The Metabolic Profile Post a Dosimetry-Guided I-131 Therapy in Patients with Metastatic Differentiated Thyroid Cancer

Program: Abstracts - Orals, Poster Previews, and Posters
Session: SAT 270-310-Thyroid Neoplasia (posters)
Saturday, April 2, 2016: 1:15 PM-3:15 PM
Exhibit/Poster Hall (BCEC)

Poster Board SAT 304
Athanasios Bikas*1, Afroditi Boulougoura2, Faryal Mirza3, Shivangi Vachhani4, Leonard Wartofsky5, Douglas Van Nostrand5 and Kenneth Burman5
1Medstar Health Research Institute/ Washington Hospital Center, Washington, DC, 2MedStar Washington Hospital Center, Chevy Chase, MD, 3MedStar Washington Hospital Center, 4Georgetown University Hospital, Alexandria, VA, 5MedStar Washington Hospital Center, Washington, DC
Introduction: Dosimetry is used to determine the maximum tolerated activity (MTA) of I-131 for the treatment of metastatic differentiated thyroid cancer. It is well established that I-131 therapy can result in hematopoietic toxicity, but whether I-131 has an effect on the metabolic profile of patients has not been examined.

Objective: To evaluate whether dosimetry-guided I-131 treatment affects the liver and renal function of patients with differentiated thyroid cancer.

Methods: A retrospective analysis was performed on 50 patients with differentiated thyroid cancer who had a dosimetry-guided I-131 therapy. Paired t-tests were used for the analysis of the differences in the averages of all constituents of Complete Metabolic Profile (CMP) that were documented at baseline, 1, 6, and 12 months post-131I therapy.

Results: The 50 patients with differentiated thyroid cancer that were included in the study had a mean age of 54±17.2 years. 72% (36/50) had papillary, and 28% (14/50) had follicular thyroid cancer. The mean dosimetry-guided dosage of I-131 that they received was 293.1±97.3 mCi. The Blood Urea Nitrogen was minimally elevated at all time points (15.7±5.3 at 1 month, 15.4± 4.8 at 6 months, and 15.1±4.6 at 12 months post-I-131) when compared to baseline (14.84±6.2), but no statistically significant differences were documented (p values 0.41, 0.79 and 0.89 respectively). Likewise, the serum creatinine was not affected by I-131 administration ( p values 0.09, 0.08 and 0.25 at 1, 6 , and 12 month respectively). We also examined the liver function in this cohort of patients. Both transaminases (AST and ALT) did not demonstrate statistically significant differences when we compared the values at 1, 6 and 12 months to the baseline values. Alkaline phosphatase was not altered by the administration of I-131 (p values of 0.81, 0.94 and 0.55 respectively). No clinically significant electrolyte abnormalities were noticed to be caused by I-131. Finally, when we compared patients that were prepared with recombinant human TSH (rhTSH) (N=31) to patients that were prepared with thyroid hormone withdrawal (THW) (N=19) for their dosimetry-guided I-131, no difference was found in any of the parameters examined.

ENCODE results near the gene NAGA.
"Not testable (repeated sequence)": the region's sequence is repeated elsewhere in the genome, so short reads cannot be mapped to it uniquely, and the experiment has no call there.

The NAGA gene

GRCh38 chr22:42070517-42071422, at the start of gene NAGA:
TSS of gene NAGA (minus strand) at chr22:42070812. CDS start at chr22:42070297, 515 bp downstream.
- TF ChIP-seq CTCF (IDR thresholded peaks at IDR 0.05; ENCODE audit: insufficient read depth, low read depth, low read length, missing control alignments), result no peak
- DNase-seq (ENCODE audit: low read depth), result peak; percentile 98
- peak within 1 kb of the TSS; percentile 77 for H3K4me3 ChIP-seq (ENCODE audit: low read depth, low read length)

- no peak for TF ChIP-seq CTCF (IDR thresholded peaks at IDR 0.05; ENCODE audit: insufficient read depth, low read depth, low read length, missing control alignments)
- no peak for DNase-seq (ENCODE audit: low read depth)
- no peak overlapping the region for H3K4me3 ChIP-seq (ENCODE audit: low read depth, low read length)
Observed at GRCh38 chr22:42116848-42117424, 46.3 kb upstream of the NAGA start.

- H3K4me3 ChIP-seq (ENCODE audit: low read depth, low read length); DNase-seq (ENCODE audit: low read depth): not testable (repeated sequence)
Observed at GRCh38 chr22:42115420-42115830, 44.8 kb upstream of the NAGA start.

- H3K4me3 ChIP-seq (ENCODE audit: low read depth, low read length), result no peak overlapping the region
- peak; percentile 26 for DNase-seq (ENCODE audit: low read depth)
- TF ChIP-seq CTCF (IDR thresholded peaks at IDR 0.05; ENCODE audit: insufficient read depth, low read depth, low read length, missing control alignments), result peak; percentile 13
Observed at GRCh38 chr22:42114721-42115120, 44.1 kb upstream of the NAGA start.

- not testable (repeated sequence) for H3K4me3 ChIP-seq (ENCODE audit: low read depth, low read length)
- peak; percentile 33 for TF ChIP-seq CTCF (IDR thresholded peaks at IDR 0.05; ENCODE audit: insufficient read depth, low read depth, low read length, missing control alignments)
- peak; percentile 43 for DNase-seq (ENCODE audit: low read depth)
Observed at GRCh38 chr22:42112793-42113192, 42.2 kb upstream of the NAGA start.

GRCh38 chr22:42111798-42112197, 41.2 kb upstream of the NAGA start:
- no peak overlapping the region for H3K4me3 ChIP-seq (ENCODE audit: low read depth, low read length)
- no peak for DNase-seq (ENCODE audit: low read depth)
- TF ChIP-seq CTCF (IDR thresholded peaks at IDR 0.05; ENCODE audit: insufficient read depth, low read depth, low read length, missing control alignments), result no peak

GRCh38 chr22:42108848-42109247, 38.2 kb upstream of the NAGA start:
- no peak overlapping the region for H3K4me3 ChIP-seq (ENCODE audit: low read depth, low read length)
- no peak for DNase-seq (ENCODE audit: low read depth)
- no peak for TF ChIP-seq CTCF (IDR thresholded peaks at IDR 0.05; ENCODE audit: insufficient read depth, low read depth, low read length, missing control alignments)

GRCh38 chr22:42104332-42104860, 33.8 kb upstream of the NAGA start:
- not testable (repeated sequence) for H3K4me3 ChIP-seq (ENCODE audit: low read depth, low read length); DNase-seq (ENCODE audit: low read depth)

Conclusion: This study evaluated the effects of dosimetry-guided (high activity) I-131 treatment on the CMP of patients with differentiated thyroid cancer at multiple time points over the first year post-I-131. The results indicate that I-131 does not adversely affect the liver and renal function of these patients. Finally, the method of preparation for I-131 therapy did not affect the metabolic profile in the examined cohort of patients.

Nothing to Disclose: AB, AB, FM, SV, LW, DV, KB

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